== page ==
Management Assistance Program
Microsoft Adds Transcription of Sound Files to Word 365 (August 27, 2020)
A powerful new feature added to Microsoft Word this week is the transcription of sound files into text. Speech-to-text apps are often used by lawyers. I get many questions from our members on speech recognition tools. Given how powerful the Microsoft Dictate tool is, this is likely both useful and powerful. I tested it briefly. Great accuracy. A great tool for many lawyers.
Here are a few examples of ways to use this.
- You walk out of a courtroom hearing. While you took notes of the judges ruling, there were several strategic ideas that came to mind. You pause on the courthouse lawn and dictate notes into your smart phone and then email it to the office whether you or your assistant transcribes the notes into a Word document with very little effort. The result is a nice file memo. You can correct any errors easily.
- You record a telephone discussion with a client or opposing party. When you transcribe this into a Word Document, you really appreciate the fact it recognizes the voice differences and breaks down comments by Speaker 1 and Speaker 2. Since it is in Word, it is simple to edit to identify the speakers by name. (or make any other corrections).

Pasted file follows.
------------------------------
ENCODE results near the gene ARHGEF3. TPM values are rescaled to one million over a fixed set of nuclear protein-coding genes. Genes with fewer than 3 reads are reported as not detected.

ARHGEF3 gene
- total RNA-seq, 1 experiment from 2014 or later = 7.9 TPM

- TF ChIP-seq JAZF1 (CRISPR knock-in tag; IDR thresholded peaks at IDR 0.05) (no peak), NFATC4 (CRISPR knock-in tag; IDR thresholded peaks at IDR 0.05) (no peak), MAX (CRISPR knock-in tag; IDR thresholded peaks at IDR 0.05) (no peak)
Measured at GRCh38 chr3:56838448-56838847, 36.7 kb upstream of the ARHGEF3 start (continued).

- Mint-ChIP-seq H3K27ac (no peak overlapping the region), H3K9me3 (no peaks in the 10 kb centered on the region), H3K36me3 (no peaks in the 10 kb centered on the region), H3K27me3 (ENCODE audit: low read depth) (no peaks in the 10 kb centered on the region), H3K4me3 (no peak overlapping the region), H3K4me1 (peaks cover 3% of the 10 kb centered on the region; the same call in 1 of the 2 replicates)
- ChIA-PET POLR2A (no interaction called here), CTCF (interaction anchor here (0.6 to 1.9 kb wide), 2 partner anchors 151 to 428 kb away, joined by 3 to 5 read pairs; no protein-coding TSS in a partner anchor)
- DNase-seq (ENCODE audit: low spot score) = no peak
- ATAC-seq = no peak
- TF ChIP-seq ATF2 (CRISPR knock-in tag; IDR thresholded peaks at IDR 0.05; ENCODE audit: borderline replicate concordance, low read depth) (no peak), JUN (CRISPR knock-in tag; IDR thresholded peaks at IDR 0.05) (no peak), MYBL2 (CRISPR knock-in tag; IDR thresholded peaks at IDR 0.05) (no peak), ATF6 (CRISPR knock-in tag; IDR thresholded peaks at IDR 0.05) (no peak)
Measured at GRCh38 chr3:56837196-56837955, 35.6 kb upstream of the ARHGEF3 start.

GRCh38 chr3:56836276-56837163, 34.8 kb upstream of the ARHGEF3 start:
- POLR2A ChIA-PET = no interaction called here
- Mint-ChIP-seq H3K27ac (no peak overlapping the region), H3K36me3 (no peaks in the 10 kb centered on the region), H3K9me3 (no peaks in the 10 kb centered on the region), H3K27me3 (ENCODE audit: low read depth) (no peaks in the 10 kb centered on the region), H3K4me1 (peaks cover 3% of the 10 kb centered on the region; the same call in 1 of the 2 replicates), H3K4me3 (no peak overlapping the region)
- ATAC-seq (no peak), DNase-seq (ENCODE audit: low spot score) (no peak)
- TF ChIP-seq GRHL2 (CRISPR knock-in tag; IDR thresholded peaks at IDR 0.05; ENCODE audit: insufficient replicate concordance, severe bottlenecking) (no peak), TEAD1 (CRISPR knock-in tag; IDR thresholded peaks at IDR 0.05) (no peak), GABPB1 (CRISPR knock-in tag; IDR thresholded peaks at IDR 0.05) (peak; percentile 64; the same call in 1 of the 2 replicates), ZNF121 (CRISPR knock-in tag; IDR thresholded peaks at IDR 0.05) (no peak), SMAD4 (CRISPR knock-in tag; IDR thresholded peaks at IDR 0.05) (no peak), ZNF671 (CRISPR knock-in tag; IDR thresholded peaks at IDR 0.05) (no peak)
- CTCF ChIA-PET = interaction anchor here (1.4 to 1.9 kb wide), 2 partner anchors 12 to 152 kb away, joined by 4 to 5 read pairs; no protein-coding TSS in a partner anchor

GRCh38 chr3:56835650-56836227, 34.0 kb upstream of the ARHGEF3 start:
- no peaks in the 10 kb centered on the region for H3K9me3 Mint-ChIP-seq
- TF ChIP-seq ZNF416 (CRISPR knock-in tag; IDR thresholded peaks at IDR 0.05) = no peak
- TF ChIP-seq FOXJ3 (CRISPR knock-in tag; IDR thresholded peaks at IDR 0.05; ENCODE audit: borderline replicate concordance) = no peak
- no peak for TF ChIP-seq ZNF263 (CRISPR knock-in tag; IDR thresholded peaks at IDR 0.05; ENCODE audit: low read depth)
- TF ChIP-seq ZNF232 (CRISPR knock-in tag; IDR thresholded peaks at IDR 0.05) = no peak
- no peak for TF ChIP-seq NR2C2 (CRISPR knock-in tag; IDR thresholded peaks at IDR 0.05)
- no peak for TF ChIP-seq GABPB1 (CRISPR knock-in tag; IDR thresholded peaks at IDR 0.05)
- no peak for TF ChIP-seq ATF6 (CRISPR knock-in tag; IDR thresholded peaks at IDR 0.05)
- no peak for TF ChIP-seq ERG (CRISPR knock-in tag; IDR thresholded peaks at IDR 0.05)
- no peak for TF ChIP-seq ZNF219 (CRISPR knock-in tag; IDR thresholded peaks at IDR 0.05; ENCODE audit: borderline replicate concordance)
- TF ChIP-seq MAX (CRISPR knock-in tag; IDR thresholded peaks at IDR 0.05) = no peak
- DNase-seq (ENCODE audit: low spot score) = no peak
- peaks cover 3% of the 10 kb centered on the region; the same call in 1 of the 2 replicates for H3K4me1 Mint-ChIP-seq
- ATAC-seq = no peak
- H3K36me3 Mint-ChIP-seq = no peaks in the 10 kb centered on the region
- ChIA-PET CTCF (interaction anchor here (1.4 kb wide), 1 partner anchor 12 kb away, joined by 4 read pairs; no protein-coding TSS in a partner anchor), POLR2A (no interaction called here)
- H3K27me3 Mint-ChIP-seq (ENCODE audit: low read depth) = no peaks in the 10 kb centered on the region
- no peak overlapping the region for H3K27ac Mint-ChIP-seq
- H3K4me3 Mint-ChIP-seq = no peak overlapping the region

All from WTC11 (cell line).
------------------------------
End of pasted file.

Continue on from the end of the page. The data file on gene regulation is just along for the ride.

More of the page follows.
PRACTICE POINTERS — For transcriptions that may have evidentiary value, you will want to retain the original recording just in case someone claims the transcription is incorrect. It may be handy to note at the end of these transcriptions the name of the sound file and the location where it is stored on the network. (You might even want to rename the file with an easy to identify name.) For internal documents like that courthouse memo, once you have proofed the transcription, you will generally want to delete the original sound file. Otherwise you may end up with a lot of sound files stored on the network that are difficult to identify without listening to them.
I share two suggestions for reading to learn more about this, with one covering the “what” and one covering the “how to.”
Microsoft’s new Transcribe in Word feature is designed for students, reporters, and more